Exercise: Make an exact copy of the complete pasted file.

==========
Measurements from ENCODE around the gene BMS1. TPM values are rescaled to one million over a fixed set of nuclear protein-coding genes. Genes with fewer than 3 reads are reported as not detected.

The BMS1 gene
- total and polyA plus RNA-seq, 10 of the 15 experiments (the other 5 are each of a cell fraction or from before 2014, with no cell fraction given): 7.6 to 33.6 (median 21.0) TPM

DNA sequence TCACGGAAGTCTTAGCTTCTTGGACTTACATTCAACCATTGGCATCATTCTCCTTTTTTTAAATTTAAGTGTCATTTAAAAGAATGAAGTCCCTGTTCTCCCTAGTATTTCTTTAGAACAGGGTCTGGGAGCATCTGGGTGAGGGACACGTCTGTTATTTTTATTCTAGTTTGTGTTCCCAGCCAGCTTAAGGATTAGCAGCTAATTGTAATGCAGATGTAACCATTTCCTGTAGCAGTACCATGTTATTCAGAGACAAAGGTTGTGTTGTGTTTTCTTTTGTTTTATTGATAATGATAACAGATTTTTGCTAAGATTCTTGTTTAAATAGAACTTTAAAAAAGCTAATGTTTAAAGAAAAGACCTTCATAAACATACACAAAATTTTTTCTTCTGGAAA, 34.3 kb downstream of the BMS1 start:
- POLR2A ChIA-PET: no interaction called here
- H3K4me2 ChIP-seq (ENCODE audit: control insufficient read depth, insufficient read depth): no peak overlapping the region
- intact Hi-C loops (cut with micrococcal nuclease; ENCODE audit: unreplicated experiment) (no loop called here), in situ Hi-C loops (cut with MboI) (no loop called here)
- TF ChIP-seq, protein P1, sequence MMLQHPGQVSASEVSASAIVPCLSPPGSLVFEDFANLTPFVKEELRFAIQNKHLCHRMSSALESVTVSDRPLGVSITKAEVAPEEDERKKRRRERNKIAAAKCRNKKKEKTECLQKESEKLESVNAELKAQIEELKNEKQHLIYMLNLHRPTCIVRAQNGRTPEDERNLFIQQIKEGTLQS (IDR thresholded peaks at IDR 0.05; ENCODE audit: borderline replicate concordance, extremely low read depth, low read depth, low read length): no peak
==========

Measurements from ENCODE around the gene BMS1. TPM values are rescaled to one million over a fixed set of nuclear protein-coding genes. Genes with fewer than 3 reads are reported as not detected.

The BMS1 gene
- total and polyA plus RNA-seq, 10 of the 15 experiments (the other 5 are each of a cell fraction or from before 2014, with no cell fraction given): 7.6 to 33.6 (median 21.0) TPM

DNA sequence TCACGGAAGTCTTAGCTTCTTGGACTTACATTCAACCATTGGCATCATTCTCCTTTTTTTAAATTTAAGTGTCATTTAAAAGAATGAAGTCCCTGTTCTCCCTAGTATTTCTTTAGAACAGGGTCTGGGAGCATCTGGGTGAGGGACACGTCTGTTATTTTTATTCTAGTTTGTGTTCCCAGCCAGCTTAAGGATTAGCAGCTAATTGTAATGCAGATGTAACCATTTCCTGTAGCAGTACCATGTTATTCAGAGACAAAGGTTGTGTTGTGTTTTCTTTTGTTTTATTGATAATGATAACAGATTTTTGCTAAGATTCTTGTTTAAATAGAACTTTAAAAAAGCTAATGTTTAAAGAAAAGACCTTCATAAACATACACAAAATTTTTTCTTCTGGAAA, 34.3 kb downstream of the BMS1 start:
- POLR2A ChIA-PET: no interaction called here
- H3K4me2 ChIP-seq (ENCODE audit: control insufficient read depth, insufficient read depth): no peak overlapping the region
- intact Hi-C loops (cut with micrococcal nuclease; ENCODE audit: unreplicated experiment) (no loop called here), in situ Hi-C loops (cut with MboI) (no loop called here)
- TF ChIP-seq, protein P1, sequence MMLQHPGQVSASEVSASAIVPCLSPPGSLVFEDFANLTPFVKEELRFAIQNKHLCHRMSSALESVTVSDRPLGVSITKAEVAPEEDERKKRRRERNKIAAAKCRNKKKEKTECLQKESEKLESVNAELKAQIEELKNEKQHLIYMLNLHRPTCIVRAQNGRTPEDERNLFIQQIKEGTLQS (IDR thresholded peaks at IDR 0.05; ENCODE audit: borderline replicate concordance, extremely low read depth, low read depth, low read length): no peak